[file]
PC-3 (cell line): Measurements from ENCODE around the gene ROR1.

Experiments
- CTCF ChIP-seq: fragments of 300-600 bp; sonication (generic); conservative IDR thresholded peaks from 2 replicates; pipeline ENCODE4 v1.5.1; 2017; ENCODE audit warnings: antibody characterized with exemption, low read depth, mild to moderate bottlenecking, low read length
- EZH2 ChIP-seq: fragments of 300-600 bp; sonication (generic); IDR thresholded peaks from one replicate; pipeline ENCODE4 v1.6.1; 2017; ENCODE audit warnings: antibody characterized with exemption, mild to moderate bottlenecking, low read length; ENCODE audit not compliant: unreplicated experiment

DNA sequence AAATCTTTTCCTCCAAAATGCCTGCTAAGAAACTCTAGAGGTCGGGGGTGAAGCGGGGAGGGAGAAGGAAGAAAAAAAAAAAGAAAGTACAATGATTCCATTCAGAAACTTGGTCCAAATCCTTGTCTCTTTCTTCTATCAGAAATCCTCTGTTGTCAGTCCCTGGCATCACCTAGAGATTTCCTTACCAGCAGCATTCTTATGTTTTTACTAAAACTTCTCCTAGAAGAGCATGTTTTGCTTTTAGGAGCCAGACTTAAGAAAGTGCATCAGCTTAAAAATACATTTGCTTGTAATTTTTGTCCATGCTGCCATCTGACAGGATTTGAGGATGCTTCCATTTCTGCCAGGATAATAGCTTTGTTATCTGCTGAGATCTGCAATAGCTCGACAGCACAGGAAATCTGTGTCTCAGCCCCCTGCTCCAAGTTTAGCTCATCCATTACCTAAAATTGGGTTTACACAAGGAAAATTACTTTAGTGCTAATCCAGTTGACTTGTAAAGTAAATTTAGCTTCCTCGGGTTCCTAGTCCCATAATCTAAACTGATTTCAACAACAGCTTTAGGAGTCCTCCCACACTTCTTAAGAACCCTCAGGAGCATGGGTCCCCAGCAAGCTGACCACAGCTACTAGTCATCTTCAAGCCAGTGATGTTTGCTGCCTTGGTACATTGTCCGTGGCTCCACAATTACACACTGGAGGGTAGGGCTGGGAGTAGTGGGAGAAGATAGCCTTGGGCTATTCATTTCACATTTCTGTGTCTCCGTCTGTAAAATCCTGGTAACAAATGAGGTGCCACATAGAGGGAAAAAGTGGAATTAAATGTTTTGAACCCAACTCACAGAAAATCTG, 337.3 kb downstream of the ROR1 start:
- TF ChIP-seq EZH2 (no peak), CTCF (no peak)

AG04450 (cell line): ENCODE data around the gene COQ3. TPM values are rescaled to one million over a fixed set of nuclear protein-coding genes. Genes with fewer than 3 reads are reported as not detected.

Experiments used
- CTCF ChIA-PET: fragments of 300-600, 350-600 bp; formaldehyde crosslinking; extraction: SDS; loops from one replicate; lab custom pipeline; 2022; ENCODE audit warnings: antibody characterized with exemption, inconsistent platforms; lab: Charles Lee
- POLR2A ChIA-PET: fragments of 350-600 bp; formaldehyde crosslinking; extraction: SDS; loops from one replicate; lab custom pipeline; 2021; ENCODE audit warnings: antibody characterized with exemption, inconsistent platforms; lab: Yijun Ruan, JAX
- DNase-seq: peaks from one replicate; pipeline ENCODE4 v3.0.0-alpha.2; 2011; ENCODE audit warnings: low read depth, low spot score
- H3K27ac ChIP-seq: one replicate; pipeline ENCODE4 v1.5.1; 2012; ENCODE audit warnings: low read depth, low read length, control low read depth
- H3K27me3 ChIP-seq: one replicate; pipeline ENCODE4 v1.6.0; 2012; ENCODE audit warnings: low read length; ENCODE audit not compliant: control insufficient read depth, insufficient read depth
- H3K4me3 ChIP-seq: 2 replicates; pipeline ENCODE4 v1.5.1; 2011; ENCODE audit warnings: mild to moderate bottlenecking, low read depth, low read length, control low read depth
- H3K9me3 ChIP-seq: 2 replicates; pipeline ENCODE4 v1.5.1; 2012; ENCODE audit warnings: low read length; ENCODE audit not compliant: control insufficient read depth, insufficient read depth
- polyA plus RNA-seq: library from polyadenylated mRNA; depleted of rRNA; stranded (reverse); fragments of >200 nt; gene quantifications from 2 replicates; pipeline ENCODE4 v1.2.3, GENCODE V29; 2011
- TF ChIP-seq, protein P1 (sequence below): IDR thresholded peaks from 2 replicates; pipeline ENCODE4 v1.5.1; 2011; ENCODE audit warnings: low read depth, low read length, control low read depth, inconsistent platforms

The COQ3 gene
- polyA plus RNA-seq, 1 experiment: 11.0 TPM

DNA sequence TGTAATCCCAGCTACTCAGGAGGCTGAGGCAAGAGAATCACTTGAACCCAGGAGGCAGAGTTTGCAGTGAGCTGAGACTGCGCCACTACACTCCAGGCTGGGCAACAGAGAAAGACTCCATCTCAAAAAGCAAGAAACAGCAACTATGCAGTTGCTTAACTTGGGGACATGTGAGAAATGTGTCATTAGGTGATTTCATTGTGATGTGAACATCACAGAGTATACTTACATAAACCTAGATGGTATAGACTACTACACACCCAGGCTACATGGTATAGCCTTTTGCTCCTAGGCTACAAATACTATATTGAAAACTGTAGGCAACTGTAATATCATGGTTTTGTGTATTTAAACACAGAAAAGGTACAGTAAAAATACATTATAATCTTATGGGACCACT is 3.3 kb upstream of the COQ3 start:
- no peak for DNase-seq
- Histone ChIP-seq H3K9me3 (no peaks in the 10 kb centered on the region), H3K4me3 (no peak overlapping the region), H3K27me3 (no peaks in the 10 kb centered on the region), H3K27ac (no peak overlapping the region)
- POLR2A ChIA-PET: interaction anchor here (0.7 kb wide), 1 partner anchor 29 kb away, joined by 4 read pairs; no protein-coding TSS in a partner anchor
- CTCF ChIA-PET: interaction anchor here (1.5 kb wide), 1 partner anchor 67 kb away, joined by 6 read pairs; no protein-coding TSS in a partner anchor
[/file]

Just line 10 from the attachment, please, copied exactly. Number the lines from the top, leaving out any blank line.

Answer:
- POLR2A ChIA-PET: fragments of 350-600 bp; formaldehyde crosslinking; extraction: SDS; loops from one replicate; lab custom pipeline; 2021; ENCODE audit warnings: antibody characterized with exemption, inconsistent platforms; lab: Yijun Ruan, JAX